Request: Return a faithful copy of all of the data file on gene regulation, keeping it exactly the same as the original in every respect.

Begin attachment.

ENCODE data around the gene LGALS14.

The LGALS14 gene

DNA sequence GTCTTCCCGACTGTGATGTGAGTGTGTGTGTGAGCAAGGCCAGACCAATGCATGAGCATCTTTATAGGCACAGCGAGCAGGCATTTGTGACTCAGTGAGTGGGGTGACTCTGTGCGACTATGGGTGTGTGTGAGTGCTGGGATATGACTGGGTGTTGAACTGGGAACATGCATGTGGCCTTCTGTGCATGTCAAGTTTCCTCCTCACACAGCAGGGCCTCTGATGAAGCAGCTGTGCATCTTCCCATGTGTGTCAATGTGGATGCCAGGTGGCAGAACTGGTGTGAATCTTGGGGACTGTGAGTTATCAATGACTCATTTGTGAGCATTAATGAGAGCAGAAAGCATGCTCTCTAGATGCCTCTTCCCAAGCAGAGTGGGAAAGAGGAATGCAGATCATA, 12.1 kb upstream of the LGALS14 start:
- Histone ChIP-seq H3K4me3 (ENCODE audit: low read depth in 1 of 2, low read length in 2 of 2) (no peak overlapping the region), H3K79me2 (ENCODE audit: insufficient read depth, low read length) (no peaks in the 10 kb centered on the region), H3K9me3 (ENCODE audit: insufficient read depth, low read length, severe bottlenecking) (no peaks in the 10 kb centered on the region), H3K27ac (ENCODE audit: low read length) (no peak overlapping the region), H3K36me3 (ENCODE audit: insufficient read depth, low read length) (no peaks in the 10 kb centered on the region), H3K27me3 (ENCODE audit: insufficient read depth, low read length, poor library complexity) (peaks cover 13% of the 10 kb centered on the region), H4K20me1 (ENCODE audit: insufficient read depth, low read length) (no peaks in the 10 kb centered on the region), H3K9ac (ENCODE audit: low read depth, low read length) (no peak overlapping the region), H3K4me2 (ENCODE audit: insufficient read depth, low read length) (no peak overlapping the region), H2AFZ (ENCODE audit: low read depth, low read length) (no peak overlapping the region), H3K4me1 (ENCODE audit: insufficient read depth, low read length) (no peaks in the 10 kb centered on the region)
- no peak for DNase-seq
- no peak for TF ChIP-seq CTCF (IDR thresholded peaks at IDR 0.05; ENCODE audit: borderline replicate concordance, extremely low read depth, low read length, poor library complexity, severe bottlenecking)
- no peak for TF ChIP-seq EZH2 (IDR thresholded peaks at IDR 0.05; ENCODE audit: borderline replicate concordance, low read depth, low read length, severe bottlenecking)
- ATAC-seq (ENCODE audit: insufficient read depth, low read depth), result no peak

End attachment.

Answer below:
ENCODE data around the gene LGALS14.

The LGALS14 gene

DNA sequence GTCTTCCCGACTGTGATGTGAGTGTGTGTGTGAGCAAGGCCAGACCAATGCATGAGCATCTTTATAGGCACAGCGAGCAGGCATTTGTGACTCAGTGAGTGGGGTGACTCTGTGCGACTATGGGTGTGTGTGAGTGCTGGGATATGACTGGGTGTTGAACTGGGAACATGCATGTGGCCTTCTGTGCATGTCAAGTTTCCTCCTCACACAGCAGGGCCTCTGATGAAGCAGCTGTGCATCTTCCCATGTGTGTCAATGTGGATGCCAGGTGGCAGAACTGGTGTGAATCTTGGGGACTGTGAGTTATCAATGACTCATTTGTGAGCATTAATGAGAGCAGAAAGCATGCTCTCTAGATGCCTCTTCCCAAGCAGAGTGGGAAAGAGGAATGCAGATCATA, 12.1 kb upstream of the LGALS14 start:
- Histone ChIP-seq H3K4me3 (ENCODE audit: low read depth in 1 of 2, low read length in 2 of 2) (no peak overlapping the region), H3K79me2 (ENCODE audit: insufficient read depth, low read length) (no peaks in the 10 kb centered on the region), H3K9me3 (ENCODE audit: insufficient read depth, low read length, severe bottlenecking) (no peaks in the 10 kb centered on the region), H3K27ac (ENCODE audit: low read length) (no peak overlapping the region), H3K36me3 (ENCODE audit: insufficient read depth, low read length) (no peaks in the 10 kb centered on the region), H3K27me3 (ENCODE audit: insufficient read depth, low read length, poor library complexity) (peaks cover 13% of the 10 kb centered on the region), H4K20me1 (ENCODE audit: insufficient read depth, low read length) (no peaks in the 10 kb centered on the region), H3K9ac (ENCODE audit: low read depth, low read length) (no peak overlapping the region), H3K4me2 (ENCODE audit: insufficient read depth, low read length) (no peak overlapping the region), H2AFZ (ENCODE audit: low read depth, low read length) (no peak overlapping the region), H3K4me1 (ENCODE audit: insufficient read depth, low read length) (no peaks in the 10 kb centered on the region)
- no peak for DNase-seq
- no peak for TF ChIP-seq CTCF (IDR thresholded peaks at IDR 0.05; ENCODE audit: borderline replicate concordance, extremely low read depth, low read length, poor library complexity, severe bottlenecking)
- no peak for TF ChIP-seq EZH2 (IDR thresholded peaks at IDR 0.05; ENCODE audit: borderline replicate concordance, low read depth, low read length, severe bottlenecking)
- ATAC-seq (ENCODE audit: insufficient read depth, low read depth), result no peak